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Uncovering the white place: whitewashing at work

[journal article]

Reitman, Meredith

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Abstract Recent work exploring the racialization of place tends to focus on the racialization of marginalized group space. This paper shifts attention toward the racialization of dominant group space, namely, the creation and maintenance of white places. Using the case study of the software workplace, I argue that white places are formed through a process of whitewashing, which simultaneously denies race and superimposes white culture. Whitewashing wields language and invisibility to deny race and promote a particular kind of multiculturalism, while cloaking the workplace in a culture of informality and business politics. The whitewashed workplace, like a whitewashed wall, is seen as colorless rather than white as white culture becomes universalized as high-tech culture. I draw my findings from in-depth interviews on workplace satisfaction, relationships, culture and diversity with black, Asian and white employees in Seattle-area software firms.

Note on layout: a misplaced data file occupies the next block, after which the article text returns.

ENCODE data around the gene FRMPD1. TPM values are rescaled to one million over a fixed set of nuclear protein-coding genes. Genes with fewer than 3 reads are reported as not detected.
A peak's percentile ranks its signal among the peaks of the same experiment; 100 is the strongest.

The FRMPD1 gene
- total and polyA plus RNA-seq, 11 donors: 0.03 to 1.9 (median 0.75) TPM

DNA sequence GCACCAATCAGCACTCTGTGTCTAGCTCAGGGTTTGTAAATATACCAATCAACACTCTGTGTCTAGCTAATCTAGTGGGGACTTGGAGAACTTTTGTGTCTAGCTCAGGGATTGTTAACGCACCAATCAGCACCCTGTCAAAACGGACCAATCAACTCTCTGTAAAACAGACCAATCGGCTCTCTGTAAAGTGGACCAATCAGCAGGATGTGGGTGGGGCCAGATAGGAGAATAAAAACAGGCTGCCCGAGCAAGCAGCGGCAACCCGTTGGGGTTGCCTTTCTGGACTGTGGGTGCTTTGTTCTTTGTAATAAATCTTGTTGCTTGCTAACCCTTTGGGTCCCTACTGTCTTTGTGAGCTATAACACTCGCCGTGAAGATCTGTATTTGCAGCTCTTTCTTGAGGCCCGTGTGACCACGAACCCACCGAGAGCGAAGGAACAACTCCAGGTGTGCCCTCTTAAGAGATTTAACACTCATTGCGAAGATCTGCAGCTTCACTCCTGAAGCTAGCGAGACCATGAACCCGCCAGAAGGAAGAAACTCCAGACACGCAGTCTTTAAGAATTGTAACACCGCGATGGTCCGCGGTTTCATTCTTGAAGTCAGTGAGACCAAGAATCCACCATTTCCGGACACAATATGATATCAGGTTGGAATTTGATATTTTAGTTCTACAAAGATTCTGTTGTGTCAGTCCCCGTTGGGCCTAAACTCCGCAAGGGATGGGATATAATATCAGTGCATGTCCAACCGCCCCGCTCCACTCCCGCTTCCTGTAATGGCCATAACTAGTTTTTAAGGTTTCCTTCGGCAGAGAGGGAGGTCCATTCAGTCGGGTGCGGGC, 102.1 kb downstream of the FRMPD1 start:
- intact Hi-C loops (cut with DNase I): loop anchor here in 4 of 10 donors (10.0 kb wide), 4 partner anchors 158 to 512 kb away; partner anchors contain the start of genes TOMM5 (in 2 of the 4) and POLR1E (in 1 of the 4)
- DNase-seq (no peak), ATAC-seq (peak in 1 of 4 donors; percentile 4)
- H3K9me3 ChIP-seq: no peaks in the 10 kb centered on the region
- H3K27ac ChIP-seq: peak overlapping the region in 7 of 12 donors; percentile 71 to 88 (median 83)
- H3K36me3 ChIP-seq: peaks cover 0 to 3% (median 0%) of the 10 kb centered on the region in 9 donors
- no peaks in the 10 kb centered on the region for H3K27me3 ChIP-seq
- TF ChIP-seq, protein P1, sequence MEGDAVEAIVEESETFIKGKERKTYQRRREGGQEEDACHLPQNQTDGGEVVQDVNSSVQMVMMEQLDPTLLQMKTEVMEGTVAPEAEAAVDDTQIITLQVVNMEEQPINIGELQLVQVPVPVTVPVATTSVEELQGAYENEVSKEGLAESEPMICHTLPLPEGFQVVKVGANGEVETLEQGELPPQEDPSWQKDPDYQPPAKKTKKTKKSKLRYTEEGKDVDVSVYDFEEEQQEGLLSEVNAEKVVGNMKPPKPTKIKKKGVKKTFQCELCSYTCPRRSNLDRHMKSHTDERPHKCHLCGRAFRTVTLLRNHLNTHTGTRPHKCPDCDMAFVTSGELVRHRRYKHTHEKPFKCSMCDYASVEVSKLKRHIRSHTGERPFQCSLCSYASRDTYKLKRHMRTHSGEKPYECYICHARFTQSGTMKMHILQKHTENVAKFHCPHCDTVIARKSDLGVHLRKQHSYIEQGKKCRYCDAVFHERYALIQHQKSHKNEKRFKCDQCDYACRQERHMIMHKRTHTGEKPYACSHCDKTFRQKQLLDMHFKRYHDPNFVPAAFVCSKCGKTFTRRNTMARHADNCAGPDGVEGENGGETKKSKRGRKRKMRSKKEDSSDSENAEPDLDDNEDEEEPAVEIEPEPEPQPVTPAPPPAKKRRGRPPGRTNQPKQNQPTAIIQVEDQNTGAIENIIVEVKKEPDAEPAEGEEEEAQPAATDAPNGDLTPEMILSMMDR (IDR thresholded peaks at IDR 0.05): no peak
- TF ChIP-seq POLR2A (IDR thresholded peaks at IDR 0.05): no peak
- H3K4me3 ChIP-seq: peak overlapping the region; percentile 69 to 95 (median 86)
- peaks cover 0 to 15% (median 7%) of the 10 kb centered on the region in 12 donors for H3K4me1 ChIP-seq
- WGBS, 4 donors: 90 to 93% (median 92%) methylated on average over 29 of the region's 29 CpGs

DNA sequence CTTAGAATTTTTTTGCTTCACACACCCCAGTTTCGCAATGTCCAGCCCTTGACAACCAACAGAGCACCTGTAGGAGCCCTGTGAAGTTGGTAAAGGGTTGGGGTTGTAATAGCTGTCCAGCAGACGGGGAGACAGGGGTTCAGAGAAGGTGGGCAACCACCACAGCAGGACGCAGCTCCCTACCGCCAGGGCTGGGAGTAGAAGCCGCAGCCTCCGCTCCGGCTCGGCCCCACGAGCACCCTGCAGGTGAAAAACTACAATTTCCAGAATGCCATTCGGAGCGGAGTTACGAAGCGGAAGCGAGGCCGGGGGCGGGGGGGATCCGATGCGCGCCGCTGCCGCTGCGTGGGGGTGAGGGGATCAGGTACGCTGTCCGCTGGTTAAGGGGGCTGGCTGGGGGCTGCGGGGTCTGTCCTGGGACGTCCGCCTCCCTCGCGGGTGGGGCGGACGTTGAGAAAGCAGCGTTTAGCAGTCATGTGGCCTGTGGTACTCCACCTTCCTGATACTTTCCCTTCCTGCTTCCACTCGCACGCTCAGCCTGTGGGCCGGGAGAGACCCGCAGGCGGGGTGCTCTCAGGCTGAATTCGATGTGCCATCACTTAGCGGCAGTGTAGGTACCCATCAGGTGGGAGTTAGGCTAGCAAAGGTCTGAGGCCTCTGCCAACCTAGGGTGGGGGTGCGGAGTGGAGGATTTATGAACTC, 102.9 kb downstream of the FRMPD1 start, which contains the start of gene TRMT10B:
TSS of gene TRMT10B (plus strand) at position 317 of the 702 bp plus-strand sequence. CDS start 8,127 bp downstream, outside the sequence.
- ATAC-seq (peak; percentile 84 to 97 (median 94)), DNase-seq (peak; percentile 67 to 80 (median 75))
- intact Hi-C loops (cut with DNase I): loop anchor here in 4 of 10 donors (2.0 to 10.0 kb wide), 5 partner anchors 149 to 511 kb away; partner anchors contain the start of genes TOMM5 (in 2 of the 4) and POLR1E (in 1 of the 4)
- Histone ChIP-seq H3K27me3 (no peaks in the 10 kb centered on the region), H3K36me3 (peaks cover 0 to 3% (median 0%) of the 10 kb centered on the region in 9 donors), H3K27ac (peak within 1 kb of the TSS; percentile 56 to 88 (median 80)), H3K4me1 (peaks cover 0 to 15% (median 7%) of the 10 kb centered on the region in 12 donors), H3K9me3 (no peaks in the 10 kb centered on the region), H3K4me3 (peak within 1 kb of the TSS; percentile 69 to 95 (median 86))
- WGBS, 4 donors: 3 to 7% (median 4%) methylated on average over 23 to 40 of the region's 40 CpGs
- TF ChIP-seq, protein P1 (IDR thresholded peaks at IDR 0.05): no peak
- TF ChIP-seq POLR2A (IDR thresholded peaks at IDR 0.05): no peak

Keywords race; minority; equality; social inequality; marginality; oppression; discrimination; dominance; privilege; United States of America; racism; job
Classification Social Problems
Method qualitative empirical
Document language English
Publication Year 2006
Page/Pages p. 267-282
Journal Social & Cultural Geography, 7 (2006) 2
ISSN 1470-1197
Status Preprint; peer reviewed
Licence Creative Commons - Attribution-Noncommercial-No Derivative Works